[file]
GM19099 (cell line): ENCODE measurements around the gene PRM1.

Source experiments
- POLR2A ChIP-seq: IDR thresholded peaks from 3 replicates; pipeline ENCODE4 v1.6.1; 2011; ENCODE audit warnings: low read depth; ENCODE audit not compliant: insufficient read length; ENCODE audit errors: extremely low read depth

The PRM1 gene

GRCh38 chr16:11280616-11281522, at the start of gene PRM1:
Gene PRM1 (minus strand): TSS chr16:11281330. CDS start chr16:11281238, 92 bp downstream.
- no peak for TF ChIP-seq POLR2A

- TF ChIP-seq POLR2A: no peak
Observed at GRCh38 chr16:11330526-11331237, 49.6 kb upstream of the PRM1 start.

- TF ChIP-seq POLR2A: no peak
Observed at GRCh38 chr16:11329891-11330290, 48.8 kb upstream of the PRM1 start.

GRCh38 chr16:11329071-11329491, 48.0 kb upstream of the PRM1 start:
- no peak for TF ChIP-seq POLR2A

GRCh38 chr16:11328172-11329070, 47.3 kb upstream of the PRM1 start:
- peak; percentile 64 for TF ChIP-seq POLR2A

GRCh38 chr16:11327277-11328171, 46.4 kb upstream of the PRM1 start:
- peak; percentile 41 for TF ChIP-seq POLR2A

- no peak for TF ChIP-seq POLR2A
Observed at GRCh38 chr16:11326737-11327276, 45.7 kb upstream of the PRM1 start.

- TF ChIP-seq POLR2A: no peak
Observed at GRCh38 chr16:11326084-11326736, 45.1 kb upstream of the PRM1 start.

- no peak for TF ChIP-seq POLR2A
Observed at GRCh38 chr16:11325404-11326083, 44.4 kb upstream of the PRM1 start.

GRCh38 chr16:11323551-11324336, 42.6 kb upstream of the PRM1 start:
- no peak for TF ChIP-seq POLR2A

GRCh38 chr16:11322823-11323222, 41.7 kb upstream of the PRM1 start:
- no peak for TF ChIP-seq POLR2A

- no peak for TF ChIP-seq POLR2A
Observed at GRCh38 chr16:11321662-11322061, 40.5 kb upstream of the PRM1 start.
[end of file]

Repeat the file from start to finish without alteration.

GM19099 (cell line): ENCODE measurements around the gene PRM1.

Source experiments
- POLR2A ChIP-seq: IDR thresholded peaks from 3 replicates; pipeline ENCODE4 v1.6.1; 2011; ENCODE audit warnings: low read depth; ENCODE audit not compliant: insufficient read length; ENCODE audit errors: extremely low read depth

The PRM1 gene

GRCh38 chr16:11280616-11281522, at the start of gene PRM1:
Gene PRM1 (minus strand): TSS chr16:11281330. CDS start chr16:11281238, 92 bp downstream.
- no peak for TF ChIP-seq POLR2A

- TF ChIP-seq POLR2A: no peak
Observed at GRCh38 chr16:11330526-11331237, 49.6 kb upstream of the PRM1 start.

- TF ChIP-seq POLR2A: no peak
Observed at GRCh38 chr16:11329891-11330290, 48.8 kb upstream of the PRM1 start.

GRCh38 chr16:11329071-11329491, 48.0 kb upstream of the PRM1 start:
- no peak for TF ChIP-seq POLR2A

GRCh38 chr16:11328172-11329070, 47.3 kb upstream of the PRM1 start:
- peak; percentile 64 for TF ChIP-seq POLR2A

GRCh38 chr16:11327277-11328171, 46.4 kb upstream of the PRM1 start:
- peak; percentile 41 for TF ChIP-seq POLR2A

- no peak for TF ChIP-seq POLR2A
Observed at GRCh38 chr16:11326737-11327276, 45.7 kb upstream of the PRM1 start.

- TF ChIP-seq POLR2A: no peak
Observed at GRCh38 chr16:11326084-11326736, 45.1 kb upstream of the PRM1 start.

- no peak for TF ChIP-seq POLR2A
Observed at GRCh38 chr16:11325404-11326083, 44.4 kb upstream of the PRM1 start.

GRCh38 chr16:11323551-11324336, 42.6 kb upstream of the PRM1 start:
- no peak for TF ChIP-seq POLR2A

GRCh38 chr16:11322823-11323222, 41.7 kb upstream of the PRM1 start:
- no peak for TF ChIP-seq POLR2A

- no peak for TF ChIP-seq POLR2A
Observed at GRCh38 chr16:11321662-11322061, 40.5 kb upstream of the PRM1 start.